One of the provincially-funded studies at the WCVM will test the efficacy of a vaccine for enzootic abortion of ewes (EAE).

Saskatchewan funds livestock research

Ten research teams from the Western College of Veterinary Medicine (WCVM) have received more than $950,000 in funding from Saskatchewan Agriculture for livestock-related research projects.

The WCVM research grants are part of a $4.18-million funding announcement that was made by Saskatchewan Agriculture Minister Lyle of Stewart and Kelly Block, MP for Saskatoon-Rosetown-Biggar, on January 22. Nearly $1.4 million of the provincial funding is directed to livestock and forage research projects at the University of Saskatchewan (U of S).

The WCVM-based studies focus on various animal health issues such as swine dysentery, vibriosis in beef herds, Mycoplasma bovis in beef cattle, EAE (enzootic abortion) vaccine efficacy in sheep flocks, reovirus infections in broiler chickens and Treponema spp in feedlot beef and dairy cattle. Here is the complete list of research studies:
    • An evaluation of hair cortisol as an objective method for evaluating long-term stress and pain in beef cattle ($91,000)
    • A double-blind randomized controlled clinical trial to test the efficacy of an EAE vaccine in endemically affect sheep flocks ($15,200)
    • Defining attributes of an animal health outbreak informatics management system and comparing disease investigation methodologies ($19,800)
    • Controlling yolk sac infections and reovirus infections to improve chick quality in the broiler chicken industry in Saskatchewan ($230,000)
    • Managing vibriosis in Saskatchewan beef herds ($90,000)
    • Assessing Mycoplasma bovis strains for genotype differences and antimicrobial susceptibility profiles ($88,000)
    • Protecting the Saskatchewan swine industry from economic hardship associated with emergent swine dysentery ($59,667)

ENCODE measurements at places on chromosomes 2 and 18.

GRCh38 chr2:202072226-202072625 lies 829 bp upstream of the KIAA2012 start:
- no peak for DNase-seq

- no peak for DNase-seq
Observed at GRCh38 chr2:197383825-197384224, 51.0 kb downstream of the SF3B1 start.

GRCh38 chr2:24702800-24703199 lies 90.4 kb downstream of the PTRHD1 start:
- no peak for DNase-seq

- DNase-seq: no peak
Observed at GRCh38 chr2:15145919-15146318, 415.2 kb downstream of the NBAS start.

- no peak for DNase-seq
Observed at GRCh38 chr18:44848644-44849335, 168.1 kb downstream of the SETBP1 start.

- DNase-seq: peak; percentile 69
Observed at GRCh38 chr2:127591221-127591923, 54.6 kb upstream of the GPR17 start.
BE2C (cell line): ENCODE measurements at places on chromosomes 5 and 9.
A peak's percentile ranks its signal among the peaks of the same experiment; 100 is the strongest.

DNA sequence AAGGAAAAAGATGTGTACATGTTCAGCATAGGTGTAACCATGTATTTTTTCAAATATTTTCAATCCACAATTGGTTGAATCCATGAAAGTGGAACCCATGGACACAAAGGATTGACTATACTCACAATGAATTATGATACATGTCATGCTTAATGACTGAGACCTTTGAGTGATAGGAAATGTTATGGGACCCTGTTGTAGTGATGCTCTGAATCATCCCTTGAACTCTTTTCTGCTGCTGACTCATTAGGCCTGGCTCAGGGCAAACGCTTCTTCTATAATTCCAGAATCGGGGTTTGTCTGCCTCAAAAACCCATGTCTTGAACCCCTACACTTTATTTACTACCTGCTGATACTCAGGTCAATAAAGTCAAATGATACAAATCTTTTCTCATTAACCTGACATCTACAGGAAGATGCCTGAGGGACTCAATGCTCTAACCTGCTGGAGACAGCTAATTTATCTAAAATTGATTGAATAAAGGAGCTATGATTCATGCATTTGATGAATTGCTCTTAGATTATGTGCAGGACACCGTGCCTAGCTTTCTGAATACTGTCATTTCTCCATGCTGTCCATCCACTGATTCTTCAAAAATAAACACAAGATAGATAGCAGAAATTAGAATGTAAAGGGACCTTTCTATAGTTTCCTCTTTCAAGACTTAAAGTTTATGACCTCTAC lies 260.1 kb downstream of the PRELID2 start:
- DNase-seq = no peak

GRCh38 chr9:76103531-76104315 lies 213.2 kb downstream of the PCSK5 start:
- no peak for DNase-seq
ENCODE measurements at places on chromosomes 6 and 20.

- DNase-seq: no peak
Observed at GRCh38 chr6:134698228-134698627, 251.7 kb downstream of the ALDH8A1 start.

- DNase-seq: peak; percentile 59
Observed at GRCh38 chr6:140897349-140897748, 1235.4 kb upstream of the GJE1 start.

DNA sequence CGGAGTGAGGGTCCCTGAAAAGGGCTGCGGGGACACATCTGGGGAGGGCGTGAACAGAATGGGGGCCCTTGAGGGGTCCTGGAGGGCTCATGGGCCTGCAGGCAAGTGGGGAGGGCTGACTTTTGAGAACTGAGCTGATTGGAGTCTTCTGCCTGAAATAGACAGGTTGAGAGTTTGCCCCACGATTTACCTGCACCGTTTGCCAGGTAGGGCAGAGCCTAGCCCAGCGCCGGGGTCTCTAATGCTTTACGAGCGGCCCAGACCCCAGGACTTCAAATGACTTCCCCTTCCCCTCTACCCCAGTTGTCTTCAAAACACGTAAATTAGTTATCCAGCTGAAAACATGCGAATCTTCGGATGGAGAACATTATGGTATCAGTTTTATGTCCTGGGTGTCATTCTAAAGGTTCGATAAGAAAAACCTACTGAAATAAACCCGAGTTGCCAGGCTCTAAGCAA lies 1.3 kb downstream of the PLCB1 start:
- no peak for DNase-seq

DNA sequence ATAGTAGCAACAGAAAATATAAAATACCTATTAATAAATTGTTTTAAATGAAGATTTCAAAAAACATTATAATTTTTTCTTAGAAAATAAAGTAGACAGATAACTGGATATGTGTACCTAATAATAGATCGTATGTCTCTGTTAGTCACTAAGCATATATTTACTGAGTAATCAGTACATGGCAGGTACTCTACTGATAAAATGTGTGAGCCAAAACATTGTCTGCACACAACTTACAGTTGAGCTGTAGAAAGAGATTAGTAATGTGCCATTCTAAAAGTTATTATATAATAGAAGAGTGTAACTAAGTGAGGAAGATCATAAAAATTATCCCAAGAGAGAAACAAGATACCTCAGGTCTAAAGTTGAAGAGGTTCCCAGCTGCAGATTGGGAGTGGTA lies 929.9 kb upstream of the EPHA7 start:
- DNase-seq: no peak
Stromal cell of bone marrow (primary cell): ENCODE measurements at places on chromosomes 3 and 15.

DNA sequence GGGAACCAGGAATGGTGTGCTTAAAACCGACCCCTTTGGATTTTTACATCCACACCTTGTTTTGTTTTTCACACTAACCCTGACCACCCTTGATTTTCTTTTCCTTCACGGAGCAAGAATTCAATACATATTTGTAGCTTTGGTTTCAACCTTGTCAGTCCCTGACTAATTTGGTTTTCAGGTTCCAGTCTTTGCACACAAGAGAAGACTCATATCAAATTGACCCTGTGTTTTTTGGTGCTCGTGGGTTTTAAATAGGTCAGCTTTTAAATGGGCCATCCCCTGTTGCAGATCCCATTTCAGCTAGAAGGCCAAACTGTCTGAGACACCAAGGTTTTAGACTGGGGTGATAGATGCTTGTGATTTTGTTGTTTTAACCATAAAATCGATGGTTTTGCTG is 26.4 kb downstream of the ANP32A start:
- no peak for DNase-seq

• Novel nano-molecules to reduce antimicrobial use to reduce gut bacterial burden ($79,000)
    • Understanding the effects of ergot-contaminated feed in Saskatchewan beef cow-calf operations ($97,100)
    • Identifying strains of Treponema spp obtained from feedlot and dairy cattle as potential vaccine candidates ($188,050).

In addition to the WCVM and U of S, the province allocated research grants to researchers at the Vaccine and Infectious Disease Organization-International Vaccine Centre (VIDO-InterVac), Western Beef Development Centre, Prairie Swine Centre, Agriculture and Agri-Food Canada and the Saskatchewan Alfalfa Seed Producers Development Commission.

The newly-funded agricultural projects will help to develop new vaccines, improve yield and marbling in beef cattle, develop new, sustainable forage legumes, and to improve fertility and reproductive efficiency in livestock. Researchers will also investigate the effect of ergot-contaminated feed on cow-calf operations and develop feed for optimum performance in livestock.

"Our government is committed to supporting agriculture research," Stewart said. "The funding provided through the Agriculture Development Fund results in innovations that lead to increased productivity and profitability for our producers."

Support for ADF projects is provided under Growing Forward 2, a federal-provincial-territorial initiative. A complete list of funded projects is available at www.agriculture.gov.sk.ca/ADF.
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